The 43rd World Economic Forum Annual Meeting at Davos attracted the usual array of the world’s political, business and thought leaders. But what should we really learn from the event? Attendees from London Business School offer their insights.
Over five days in January the World Economic Forum gathered together some of the world’s most powerful people to discuss a range of pressing issues from the future of Europe to the transformation of the healthcare sector.
This year’s theme was Resilient Dynamism and the conclusion of the debate was guardedly optimistic, while warning against complacency. “The optimism for recovery is there,” Axel A. Weber, Chairman of the Board of Directors of UBS, Switzerland, and a Meeting Co-Chair, declared. “The feeling is that the worst is behind us.”
Fellow Co-Chair Frederico Curado, President and Chief Executive Officer of EMBRAER, Brazil, agreed. “Hopefully, the good feelings this week were not too optimistic but will translate into investments,” he said. “Jobs are the main issue. Unemployment is a huge issue for everyone.”
Lynda Gratton, one of the six-strong contingent from London Business School, taking part, compared this year’s event with that of 2012. “Looking back to the 2012 Davos, the talk was all about the final playing out of the financial crisis and the deep concerns about the break up of the Eurozone. Just a year later, and the mood seemed more optimistic, though with a strong undercurrent of realism. For me, one of the emerging challenges of Davos was around youth unemployment, while one of the strongest threads of opportunity was the relentless advance of learning technologies. Combined, these two developments could lead to the paradoxical situation of highly educated people with no jobs.”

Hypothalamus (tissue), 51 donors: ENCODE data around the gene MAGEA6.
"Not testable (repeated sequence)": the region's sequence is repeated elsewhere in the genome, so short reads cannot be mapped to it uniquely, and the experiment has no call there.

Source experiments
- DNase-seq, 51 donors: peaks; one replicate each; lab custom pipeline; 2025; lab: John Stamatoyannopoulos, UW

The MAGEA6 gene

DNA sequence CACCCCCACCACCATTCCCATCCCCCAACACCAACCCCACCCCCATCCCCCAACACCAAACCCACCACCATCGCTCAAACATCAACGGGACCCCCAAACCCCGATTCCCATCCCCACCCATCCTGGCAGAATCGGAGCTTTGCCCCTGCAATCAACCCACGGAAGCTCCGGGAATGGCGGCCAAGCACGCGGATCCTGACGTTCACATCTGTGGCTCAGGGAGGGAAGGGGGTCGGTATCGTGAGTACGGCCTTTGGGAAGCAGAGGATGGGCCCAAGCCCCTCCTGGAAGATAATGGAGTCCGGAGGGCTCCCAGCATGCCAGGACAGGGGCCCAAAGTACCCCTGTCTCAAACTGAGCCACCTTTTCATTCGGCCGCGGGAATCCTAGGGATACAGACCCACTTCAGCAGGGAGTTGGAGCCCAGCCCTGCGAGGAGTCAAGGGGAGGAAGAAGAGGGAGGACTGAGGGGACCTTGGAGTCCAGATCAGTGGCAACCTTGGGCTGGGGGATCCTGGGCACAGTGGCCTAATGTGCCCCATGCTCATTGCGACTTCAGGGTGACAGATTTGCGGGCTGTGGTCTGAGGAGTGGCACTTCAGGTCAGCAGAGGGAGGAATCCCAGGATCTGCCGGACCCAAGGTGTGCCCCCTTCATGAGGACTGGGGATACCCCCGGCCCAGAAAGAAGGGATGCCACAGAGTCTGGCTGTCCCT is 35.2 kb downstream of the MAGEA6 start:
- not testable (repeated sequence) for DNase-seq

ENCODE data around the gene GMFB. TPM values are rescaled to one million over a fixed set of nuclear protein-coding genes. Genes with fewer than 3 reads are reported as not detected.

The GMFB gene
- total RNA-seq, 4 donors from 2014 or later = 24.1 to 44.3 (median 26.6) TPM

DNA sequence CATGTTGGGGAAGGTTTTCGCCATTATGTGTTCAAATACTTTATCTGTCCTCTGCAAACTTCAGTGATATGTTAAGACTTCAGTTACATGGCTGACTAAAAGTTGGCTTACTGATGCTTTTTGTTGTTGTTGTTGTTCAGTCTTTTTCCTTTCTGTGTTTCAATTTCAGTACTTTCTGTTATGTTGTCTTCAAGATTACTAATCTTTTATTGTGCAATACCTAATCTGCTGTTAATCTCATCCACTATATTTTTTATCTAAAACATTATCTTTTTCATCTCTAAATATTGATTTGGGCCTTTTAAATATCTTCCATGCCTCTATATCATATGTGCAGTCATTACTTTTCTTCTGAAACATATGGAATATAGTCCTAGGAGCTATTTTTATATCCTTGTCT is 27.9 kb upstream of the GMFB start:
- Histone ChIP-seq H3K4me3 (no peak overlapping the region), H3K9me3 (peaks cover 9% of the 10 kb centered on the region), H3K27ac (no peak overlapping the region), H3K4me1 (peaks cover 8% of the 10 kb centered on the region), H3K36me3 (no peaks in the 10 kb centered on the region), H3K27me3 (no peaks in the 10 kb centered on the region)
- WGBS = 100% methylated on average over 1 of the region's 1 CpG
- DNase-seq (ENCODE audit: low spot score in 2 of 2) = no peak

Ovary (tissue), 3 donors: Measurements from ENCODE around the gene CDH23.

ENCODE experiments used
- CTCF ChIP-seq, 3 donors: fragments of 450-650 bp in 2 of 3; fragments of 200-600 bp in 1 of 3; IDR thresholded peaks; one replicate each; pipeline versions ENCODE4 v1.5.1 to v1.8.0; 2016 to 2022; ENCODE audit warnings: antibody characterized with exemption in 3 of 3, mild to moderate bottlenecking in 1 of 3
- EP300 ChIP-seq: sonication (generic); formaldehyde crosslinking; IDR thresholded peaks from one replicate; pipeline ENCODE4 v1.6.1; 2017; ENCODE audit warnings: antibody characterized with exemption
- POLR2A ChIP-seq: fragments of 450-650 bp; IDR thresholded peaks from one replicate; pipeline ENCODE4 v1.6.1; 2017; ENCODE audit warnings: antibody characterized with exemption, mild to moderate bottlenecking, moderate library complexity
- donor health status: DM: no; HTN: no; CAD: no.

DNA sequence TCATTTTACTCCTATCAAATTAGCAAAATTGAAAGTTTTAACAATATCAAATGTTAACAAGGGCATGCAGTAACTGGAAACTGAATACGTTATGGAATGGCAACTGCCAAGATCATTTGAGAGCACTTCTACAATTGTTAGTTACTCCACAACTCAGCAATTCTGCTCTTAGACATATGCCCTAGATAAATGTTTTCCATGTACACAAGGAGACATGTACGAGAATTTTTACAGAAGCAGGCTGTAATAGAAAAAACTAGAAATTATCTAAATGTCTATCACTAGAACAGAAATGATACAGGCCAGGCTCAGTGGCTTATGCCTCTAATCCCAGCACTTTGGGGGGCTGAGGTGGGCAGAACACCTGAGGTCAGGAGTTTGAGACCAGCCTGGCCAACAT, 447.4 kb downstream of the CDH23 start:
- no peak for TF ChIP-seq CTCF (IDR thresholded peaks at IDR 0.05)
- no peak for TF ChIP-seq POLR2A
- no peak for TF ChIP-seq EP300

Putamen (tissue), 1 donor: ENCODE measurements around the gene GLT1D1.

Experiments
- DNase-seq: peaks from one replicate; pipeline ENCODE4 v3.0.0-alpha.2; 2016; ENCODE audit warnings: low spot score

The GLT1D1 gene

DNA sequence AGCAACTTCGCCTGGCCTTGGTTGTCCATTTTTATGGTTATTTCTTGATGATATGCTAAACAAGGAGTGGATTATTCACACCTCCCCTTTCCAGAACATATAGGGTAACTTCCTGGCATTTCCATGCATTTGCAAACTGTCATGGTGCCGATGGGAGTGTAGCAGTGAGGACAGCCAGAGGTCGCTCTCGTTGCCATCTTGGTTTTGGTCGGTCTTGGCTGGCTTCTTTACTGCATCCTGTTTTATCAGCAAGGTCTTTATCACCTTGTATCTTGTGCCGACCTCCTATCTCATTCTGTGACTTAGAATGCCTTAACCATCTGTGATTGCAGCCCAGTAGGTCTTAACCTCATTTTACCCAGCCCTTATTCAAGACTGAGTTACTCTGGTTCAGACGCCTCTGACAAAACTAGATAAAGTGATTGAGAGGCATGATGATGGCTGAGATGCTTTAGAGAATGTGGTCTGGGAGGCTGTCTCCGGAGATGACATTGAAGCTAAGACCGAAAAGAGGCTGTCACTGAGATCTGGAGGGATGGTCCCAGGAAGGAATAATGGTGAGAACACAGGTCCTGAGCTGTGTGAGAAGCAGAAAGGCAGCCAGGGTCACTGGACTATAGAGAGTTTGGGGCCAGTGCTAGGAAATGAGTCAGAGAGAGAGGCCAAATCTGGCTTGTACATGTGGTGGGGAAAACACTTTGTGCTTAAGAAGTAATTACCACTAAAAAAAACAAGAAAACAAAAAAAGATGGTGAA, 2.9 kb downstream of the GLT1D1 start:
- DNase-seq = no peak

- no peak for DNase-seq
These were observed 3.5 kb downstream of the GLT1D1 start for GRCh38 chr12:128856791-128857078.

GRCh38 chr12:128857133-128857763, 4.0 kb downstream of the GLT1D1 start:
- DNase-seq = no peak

The global economic outlook was the subject of much debate. Mario Monti, Prime Minister of Italy, accepting that his country had “failed to take on the challenges of globalisation”, defended his government’s record in office, claiming that “leadership is the opposite of short-termism”. Christine Lagarde, Managing Director of the International Monetary Fund, predicted that 2013 would be a make-or-break year for the global economy. She urged leaders to maintain the reform momentum in pushing through the necessary restructuring that they have started.
Closing the gender gap was the subject of a major plenary session discussion. Defending plans to have at least 40 per cent of board seats in European companies occupied by women by 2020, Viviane Reding, Vice-President of the European Commission and Commissioner for Justice, Fundamental Rights and Citizenship, concluded: “Sometimes you need political leadership to change the business world.”
My personal Davos
Aside from the headline stories, every attendee has their own Davos experience. The huge range of sessions and participants ensures that no one has the same experience – whether it be bumping into Bill Gates on the shuttle bus or standing next to a world leader in the hotel lift.
“Davos always has impressive performances by heads of state but the highlights are invariably more personal and relate to individual stories that overcome cynicism about Davos and its global network and make you realise how global networks focusing on individual good really can make a difference,” observes Professor Andrew Scott.
“What I learned was that business people are more optimistic on Europe than politicians and regulators – or citizens. That the world is becoming ever more uneven, whether within economic blocs such as the EU, or within countries, with increasing gaps between haves and have nots,” says Professor Michael Jacobides.